Lists

The Ten Most Miami Songs of 2017 (So Far)

XXXTentacion performs at Rolling Loud 2017.
XXXTentacion performs at Rolling Loud 2017. Photo by Alex Markow
Shout-outs to South Beach women and South Florida zip codes are a dime a dozen in popular music. But each year, some songs truly seem to represent Miami and its diversity, its flashy vibe, its sunny/shady dichotomy, or its lesser-known rock 'n' roll chops. And this year is no exception. This is the most Miami music of the first half of 2017.

Ski Mask the Slump God featuring XXXtentacion, “Take a Step Back”
Whatever happened to the punks? Where are those intrepid young scumbags who thumb their noses at polite society and make loud, dissonant music that's angry and nihilistic? Answer: They’re in Broward, and they’re rappers. Of all the brash tunes coming from Lauderhill’s Members Only crew, “Take a Step Back" best epitomizes the area’s nascent, SoundCloud-conquering sound. It teams up producer Ronny J of Denzel Curry’s similarly grand “Ultimate,” Ski Mask the Slump God, and XXXTentacion. Together, they codify all of their scene’s signature moves. The distorted, purposefully boosted bass, the gonzo ad-libs, X’s deranged sexual boasts (“They call me Young Dagger Dick, that’s my handle”) paired with Ski Mask’s wicked-fast flow — it’s all here. This is the new sound of South Florida rap, and it’s fucked up. — Douglas Markowitz

DJ Khaled featuring Rihanna and Bryson Tiller, “Wild Thoughts”
DJ Khaled is hip-hop’s version of Jay Gatsby: Though he’s by no means mysterious, he certainly does throw the best parties. For the music video to his latest single, “Wild Thoughts,” Khaled brings the party to Little Haiti. Hailing from a city dripping in decadence and excess, Khaled knows everyone, and everyone knows him. In fact, his upcoming album, Grateful, features a parade of A-listers from the music industry: Beyoncé, Jay-Z, Drake, Justin Bieber, Calvin Harris, Nicki Minaj, and Alicia Keys. For “Wild Thoughts,” he has appropriately recruited one of the sexiest beings on the planet: Rihanna. For those able to pry their eyes way from Riri, the video is a sultry, steamy midnight romp through a tropical urban paradise that pays homage to Miami’s Haitian community. The searing guitar riff, sampled from Carlos Santana’s classic “Maria Maria,” elevates the innate desire. And although Khaled finally got to work with Rihanna, he’s still chasing his own Daisy: the songs that will define him. Maybe that’s why he keeps shouting, “Another one!” — Angel Melendez
Proper Villains, “Spazzmatik Bass”
Miami was especially popping in the '80s (and we're not talking about gunshots), so it’s logical that the city’s signature club music genre, Miami bass, would emerge during the coke years. But don’t assume the sound is a relic of the Reagan years. In her annual Magic City mix series for Opening Ceremony, Miami native Jubilee brings together the choicest cuts of international bass music and puts them back in a Floridian context. This year’s mix is her third, and though it gathers tunes and talent from as far away as London (Ikonika) and New York (Proper Villains), rest assured: When you hear that bass, you’ll only think of the 305. — Douglas Markowitz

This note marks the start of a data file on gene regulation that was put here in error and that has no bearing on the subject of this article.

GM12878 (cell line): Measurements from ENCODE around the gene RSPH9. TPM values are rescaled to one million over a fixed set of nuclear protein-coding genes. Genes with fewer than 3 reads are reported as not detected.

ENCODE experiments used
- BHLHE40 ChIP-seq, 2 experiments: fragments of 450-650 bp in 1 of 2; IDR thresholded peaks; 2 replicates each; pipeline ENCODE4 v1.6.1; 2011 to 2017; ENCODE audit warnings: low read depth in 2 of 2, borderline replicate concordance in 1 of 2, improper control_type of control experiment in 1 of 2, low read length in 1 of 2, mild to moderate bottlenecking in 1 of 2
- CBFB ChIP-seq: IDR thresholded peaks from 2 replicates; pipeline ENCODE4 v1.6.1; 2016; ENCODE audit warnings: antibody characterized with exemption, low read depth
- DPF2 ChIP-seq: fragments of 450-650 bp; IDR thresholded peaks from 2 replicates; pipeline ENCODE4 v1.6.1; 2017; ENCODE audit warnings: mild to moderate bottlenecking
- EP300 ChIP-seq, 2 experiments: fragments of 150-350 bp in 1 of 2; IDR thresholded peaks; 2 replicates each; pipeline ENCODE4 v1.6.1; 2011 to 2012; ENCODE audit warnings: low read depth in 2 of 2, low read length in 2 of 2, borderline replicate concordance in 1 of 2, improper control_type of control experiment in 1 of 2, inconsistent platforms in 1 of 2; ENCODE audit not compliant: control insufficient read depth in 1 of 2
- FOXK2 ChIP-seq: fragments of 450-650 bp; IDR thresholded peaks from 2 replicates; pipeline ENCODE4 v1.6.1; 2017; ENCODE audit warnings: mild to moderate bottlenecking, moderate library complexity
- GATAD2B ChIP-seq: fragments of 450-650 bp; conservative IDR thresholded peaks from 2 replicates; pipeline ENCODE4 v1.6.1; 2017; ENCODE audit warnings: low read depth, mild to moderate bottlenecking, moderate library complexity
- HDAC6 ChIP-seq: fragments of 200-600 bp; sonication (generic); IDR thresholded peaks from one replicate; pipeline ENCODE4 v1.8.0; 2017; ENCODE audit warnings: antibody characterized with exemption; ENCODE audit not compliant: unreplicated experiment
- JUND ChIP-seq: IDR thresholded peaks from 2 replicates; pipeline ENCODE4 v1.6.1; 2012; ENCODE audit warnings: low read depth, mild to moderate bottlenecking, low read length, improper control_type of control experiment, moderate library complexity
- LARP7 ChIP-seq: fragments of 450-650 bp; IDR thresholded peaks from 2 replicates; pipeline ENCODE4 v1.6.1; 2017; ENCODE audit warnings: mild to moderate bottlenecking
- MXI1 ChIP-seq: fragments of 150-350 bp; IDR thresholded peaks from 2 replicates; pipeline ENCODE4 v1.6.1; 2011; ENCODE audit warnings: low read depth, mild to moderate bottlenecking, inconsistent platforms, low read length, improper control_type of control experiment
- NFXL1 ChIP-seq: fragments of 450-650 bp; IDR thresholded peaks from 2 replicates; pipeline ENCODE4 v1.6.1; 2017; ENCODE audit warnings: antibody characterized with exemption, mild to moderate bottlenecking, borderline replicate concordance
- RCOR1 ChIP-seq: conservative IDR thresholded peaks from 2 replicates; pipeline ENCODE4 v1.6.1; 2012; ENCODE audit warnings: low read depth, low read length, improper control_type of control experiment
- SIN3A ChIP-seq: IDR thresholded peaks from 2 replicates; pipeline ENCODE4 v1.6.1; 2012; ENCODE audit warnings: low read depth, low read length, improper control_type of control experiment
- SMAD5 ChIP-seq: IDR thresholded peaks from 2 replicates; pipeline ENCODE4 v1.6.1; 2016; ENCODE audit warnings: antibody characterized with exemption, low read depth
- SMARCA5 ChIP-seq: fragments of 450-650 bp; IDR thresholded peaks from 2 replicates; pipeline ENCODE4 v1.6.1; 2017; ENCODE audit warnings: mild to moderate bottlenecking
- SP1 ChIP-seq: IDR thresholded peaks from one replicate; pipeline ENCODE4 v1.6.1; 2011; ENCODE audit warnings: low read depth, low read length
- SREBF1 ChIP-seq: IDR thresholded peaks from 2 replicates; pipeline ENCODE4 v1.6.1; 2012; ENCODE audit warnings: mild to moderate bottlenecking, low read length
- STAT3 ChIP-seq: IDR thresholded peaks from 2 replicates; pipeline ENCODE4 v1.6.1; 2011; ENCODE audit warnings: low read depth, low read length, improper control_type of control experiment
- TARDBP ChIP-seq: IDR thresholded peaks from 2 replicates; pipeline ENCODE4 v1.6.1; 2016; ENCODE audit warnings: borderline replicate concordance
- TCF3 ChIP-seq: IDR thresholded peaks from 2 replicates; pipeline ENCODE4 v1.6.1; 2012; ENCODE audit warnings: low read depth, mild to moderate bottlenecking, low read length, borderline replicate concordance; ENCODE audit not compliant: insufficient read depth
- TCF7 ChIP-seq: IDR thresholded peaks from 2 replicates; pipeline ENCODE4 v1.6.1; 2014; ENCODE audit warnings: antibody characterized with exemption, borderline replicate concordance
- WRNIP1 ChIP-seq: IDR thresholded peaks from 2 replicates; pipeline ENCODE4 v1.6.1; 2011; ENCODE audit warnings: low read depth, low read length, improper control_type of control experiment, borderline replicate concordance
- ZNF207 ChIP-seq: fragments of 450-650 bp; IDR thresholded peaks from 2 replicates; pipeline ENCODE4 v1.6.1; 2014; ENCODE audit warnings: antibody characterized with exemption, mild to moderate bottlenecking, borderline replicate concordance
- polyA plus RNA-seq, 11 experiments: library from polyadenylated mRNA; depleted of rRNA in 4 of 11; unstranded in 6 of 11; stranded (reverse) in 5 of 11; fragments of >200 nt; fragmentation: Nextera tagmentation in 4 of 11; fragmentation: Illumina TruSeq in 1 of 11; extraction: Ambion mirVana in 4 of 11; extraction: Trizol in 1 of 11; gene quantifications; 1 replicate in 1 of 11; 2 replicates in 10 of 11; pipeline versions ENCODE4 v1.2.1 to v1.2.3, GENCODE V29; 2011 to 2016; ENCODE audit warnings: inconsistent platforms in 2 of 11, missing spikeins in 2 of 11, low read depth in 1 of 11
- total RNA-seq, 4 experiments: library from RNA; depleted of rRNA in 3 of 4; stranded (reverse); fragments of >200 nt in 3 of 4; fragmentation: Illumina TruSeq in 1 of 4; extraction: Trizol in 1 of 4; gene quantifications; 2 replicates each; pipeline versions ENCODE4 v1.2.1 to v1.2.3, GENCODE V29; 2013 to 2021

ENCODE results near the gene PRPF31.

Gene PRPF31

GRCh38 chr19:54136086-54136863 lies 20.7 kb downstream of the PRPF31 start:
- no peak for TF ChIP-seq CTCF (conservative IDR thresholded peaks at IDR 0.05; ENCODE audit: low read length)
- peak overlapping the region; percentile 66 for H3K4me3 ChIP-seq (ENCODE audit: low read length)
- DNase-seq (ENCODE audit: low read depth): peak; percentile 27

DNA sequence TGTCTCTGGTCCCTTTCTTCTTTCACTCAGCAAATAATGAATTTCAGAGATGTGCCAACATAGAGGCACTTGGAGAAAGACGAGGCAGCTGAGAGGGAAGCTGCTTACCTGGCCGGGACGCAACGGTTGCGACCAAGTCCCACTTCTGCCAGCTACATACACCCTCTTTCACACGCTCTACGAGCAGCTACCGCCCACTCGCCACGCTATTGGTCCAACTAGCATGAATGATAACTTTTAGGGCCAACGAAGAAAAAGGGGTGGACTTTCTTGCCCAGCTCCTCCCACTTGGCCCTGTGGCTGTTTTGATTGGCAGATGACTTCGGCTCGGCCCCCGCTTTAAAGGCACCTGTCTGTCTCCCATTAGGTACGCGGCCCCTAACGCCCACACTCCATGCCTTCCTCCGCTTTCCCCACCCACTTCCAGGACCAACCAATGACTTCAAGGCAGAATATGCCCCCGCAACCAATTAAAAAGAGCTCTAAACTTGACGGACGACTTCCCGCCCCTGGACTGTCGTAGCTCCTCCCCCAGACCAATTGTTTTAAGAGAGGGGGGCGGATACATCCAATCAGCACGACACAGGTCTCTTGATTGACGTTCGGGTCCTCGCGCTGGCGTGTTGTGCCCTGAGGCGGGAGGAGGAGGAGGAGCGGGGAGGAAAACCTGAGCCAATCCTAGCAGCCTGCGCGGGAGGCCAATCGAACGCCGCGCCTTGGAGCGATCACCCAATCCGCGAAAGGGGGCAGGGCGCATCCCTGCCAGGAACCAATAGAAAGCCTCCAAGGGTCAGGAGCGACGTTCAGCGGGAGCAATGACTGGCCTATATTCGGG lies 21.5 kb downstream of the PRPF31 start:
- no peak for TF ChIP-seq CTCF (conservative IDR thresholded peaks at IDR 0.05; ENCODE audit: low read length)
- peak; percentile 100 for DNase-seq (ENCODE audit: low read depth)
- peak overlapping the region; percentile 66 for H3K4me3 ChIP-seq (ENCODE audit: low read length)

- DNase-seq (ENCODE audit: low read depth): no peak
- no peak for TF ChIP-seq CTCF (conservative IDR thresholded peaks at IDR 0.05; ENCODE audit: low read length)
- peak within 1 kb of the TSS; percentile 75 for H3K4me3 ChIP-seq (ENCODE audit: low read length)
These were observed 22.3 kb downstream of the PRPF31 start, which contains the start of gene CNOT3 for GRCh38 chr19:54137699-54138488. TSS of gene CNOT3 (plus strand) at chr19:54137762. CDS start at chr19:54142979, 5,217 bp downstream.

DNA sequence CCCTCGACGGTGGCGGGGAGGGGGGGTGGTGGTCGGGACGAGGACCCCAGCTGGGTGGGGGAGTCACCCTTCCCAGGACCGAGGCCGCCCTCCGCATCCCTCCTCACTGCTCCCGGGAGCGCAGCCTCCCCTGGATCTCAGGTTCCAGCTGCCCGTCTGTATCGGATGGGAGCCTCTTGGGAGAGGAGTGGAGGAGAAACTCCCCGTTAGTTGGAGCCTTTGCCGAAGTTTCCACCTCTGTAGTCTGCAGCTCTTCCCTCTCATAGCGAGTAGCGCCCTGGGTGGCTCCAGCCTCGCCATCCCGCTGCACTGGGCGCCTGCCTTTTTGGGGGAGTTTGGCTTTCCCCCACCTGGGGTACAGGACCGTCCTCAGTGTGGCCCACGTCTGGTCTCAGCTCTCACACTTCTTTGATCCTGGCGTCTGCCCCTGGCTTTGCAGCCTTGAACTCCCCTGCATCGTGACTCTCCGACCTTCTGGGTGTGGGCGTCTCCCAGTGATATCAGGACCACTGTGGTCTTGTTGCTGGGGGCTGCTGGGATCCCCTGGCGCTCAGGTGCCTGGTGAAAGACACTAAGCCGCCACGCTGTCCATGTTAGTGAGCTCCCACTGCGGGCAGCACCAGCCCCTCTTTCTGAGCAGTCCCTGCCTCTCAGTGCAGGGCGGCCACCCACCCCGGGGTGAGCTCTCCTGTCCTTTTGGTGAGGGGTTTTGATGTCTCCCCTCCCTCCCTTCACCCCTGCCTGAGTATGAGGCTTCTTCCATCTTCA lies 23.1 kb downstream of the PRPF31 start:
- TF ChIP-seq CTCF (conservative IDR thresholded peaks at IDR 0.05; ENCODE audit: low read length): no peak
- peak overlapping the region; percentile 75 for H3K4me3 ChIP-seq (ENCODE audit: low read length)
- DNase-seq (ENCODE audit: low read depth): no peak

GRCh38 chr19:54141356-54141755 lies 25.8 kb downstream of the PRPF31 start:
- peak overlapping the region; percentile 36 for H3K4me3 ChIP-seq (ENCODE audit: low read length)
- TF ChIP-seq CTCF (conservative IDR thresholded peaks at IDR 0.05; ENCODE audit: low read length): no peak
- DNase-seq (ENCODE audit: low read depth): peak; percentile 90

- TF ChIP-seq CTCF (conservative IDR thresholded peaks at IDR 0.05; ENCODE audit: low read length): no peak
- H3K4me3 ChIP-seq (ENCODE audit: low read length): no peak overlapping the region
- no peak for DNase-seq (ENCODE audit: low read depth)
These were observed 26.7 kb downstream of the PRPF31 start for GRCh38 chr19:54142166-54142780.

J. Balvin and Pitbull featuring Camila Cabello, “Hey Ma”
This could be the most Miami song of 2017 even though, or perhaps because, it’s almost entirely centered on Cuba. As the most prominent single off The Fate of the Furious soundtrack, “Hey Ma” features the talents of Cuban-American rapper and sunglasses mannequin Pitbull and former Fifth Harmony vocalist Camila Cabello. The 20-year-old rising star was raised in Miami but was born in Havana, where the opening race scene for the film was shot. The music video is spliced with clips of that harrowing race through the rustic streets of the beautifully preserved city while J. Balvin and Pitbull vie for Cabelllo’s attention. (Balvin totally wins that contest, by the way; watch for the chemistry between him and Cabello and how Pitbull is left dancing in the corner by himself near the end.) There are two versions of the song, one in English and one in Spanish, but in true Miami form, they each include sprinklings of Spanglish. — Angel Melendez

Lil Pump, “D Rose”
Of all the South Florida SoundCloud rappers shoveling coal into the hip-hop hype train, Lil Pump is certainly the most. He has pink dreads and wears BAPE like a uniform. He drives a bright-yellow Porsche, and when he crashed it, he joked about it on Twitter. His catch phrase — of course he has a catch phrase — is “essketit," which is how you say “let’s get it” if you’re fucked-up on lean 24/7. He has way too much money for a 16-year-old, and he wants you to know about it. He looks and acts like James Franco’s character from Spring Breakers. Basically, he is the most Miami person imaginable, and he can put out a less-than-great track like “D Rose” and still ball out because he makes up for it with personality. You’re not watching the vid for the music; you’re watching for Lil Pump. — Douglas Markowitz
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Douglas Markowitz is a former music and arts editorial intern for Miami New Times. Born and raised in South Florida, he studied at Sophia University in Tokyo before earning a bachelor's in communications from University of North Florida. He writes freelance about music, art, film, and other subjects.
Angel Melendez is an unabashed geek and a massive music nerd. A graduate of Florida Atlantic University and an accomplished failure at two other universities, Angel is a lush and an insufferable know-it-all, and has way better taste in music than you.
Contact: Angel Melendez
David Rolland is a freelance music writer for Miami New Times. His novels, The End of the Century and Yo-Yo, are available at many fine booksellers.
Contact: David Rolland